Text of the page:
In that respect it’s delivered on its promise, and although I suppose I don’t know what I’m missing elsewhere, that I’ve managed to build, deploy and sell Export My Base from scratch in Replit makes me think I’ve made a good choice!
It’s also worth noting that while I used ChatGPT to help generate the code, while I was working on the app, Replit launched it’s Ghostwriter feature which is basically ChatGPT in Replit, with the added bonus of full visibility of your codebase. It can suggest code, troubleshoot bugs and also answer general questions as you’re building.
What coding languages did you use and why?
ChatGPT suggested Python and Flask and I went with it without doing any research. As I’ve built more and gained familiarity with the language I reckon it’s a good choice for beginners. Python has pretty forgiving syntax and packages that support just about any functionality you might want to add to your apps.
I’ve made a conscience decision, at least for now, to not get distracted trying to learn any other languages. I want to focus on getting good with one. Whether that’s a good choice in the long-run, we’ll see!
How did you sell the app?
I had fun building the app, and while I could see a path to marketing it as a backup tool, it had been a learning experience and I was ready to move onto the next thing.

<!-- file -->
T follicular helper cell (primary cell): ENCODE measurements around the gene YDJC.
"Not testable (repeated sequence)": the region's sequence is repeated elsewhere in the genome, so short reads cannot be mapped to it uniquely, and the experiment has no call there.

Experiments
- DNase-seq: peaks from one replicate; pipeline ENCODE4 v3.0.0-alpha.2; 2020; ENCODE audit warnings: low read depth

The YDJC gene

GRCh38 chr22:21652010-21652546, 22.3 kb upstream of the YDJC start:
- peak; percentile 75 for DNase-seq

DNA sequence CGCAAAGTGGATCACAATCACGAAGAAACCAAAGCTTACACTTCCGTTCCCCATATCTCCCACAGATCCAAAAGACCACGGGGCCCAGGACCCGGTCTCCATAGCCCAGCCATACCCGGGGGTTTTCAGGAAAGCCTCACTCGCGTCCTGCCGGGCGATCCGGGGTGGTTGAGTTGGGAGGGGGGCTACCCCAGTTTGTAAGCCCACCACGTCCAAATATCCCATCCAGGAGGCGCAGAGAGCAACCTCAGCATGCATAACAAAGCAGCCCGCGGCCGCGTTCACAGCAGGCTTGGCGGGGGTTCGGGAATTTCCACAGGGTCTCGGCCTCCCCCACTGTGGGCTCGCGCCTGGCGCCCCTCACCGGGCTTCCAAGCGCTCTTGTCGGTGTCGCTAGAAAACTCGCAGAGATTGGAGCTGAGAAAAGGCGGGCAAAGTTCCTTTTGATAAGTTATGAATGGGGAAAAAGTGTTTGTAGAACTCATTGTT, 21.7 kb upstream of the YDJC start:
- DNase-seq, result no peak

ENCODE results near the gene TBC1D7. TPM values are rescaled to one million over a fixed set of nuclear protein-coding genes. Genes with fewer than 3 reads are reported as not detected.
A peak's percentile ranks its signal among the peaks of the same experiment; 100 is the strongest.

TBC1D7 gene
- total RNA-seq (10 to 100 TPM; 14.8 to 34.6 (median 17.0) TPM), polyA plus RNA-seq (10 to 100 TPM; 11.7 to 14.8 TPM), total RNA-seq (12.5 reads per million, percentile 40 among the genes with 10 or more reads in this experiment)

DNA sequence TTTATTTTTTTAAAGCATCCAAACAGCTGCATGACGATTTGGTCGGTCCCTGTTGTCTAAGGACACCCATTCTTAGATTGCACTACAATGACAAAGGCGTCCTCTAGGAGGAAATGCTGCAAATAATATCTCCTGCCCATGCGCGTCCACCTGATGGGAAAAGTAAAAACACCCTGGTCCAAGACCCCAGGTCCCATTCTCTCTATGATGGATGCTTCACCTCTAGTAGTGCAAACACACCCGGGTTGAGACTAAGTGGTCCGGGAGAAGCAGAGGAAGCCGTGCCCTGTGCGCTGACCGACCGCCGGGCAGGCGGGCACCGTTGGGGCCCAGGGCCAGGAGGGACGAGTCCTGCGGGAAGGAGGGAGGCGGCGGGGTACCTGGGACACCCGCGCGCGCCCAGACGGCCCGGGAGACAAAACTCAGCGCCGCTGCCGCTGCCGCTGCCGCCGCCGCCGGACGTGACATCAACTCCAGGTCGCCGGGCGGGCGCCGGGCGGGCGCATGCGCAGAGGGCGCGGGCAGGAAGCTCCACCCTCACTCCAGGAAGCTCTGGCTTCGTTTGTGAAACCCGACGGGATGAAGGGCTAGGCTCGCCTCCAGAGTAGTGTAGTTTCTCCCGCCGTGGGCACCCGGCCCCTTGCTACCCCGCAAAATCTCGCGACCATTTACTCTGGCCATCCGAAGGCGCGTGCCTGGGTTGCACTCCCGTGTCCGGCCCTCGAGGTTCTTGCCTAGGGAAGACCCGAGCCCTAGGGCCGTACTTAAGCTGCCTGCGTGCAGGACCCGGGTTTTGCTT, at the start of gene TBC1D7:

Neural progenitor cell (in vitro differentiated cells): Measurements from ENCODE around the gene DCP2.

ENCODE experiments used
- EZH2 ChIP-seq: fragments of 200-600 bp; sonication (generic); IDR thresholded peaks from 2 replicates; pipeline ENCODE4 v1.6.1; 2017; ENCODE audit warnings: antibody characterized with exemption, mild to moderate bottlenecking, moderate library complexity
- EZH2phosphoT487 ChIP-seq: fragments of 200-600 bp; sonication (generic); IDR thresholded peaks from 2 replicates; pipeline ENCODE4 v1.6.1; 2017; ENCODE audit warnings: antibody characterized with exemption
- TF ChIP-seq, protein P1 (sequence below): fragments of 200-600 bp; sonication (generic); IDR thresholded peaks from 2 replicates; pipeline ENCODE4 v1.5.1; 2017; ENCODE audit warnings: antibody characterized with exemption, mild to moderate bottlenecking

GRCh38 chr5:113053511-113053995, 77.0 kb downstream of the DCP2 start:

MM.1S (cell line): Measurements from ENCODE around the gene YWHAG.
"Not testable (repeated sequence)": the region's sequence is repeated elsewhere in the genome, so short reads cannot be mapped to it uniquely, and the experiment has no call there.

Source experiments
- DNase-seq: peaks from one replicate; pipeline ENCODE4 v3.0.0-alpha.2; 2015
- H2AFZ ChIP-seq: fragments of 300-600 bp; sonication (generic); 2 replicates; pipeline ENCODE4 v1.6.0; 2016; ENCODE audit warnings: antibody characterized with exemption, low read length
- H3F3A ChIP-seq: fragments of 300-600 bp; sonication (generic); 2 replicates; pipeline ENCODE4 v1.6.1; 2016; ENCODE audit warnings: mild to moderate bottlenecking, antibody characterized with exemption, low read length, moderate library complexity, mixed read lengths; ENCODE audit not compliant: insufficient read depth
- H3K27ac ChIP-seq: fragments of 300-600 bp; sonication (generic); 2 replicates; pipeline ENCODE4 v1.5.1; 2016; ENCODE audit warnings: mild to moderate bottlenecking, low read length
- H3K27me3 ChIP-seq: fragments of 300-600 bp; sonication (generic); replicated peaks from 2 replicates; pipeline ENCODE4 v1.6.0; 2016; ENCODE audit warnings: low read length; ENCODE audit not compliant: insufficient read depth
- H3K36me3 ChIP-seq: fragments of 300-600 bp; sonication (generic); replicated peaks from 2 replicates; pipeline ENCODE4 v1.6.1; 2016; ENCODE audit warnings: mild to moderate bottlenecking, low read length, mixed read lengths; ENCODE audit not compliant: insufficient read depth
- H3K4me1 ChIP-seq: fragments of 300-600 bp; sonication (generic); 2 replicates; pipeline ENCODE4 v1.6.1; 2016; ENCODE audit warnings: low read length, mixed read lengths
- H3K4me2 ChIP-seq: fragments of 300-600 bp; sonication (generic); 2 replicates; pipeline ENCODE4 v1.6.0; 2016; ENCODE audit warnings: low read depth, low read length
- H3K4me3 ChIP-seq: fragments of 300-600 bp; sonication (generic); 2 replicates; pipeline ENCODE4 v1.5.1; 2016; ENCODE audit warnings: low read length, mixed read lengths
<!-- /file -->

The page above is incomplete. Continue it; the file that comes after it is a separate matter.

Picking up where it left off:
I thought about just letting it run, but decided on a whim to see if anyone would buy it. Scoring a ‘exit’, however small, seemed like it would be a good confidence boost and a sort of final chapter for my education.
There are quite a few marketplaces for selling apps, but most require some revenue before letting you list. The main exception was Borderline - so in 10 minutes I put up a listing and forgot about it.
Quite by surprise, next day I got emails from two people, one of them seeming pretty serious and keen to move quickly. We agreed a price and and a 50/50 payment plan. The buyer set up a Replit account themselves so transferring the app was a simple change of ownership. Then I just had to transfer the domain and everything was sorted in about a week.
While I can’t say the price, it’s not life changing by any means. However, just being able to say I had an idea for an app, built it and I found someone willing to pay money for it is really fulfilling (especially as someone who dropped out of a computer science degree)
What’s your top tip for non-coders using Replit and ChatGPT?
Just get started. Even if you don’t have any development background, just think about your app in terms of pieces of a puzzle (an input form, something happening to that data, an output etc), and ask ChatGPT - or Replit’s Ghostwriter - how you’d go about making that happen with code.
It won’t work at first, and you’ll get errors, but go ahead and feed those back into ChatGPT and it’ll help you fix them. With persistence you’ll eventually get something that works.
Bonus points if you try to understand the code as you go - and ChatGPT is there to help with that - as it will make the next projects easier. That’s certainly been true for me.
Where can people find out more about you?
I’m most active on Twitter.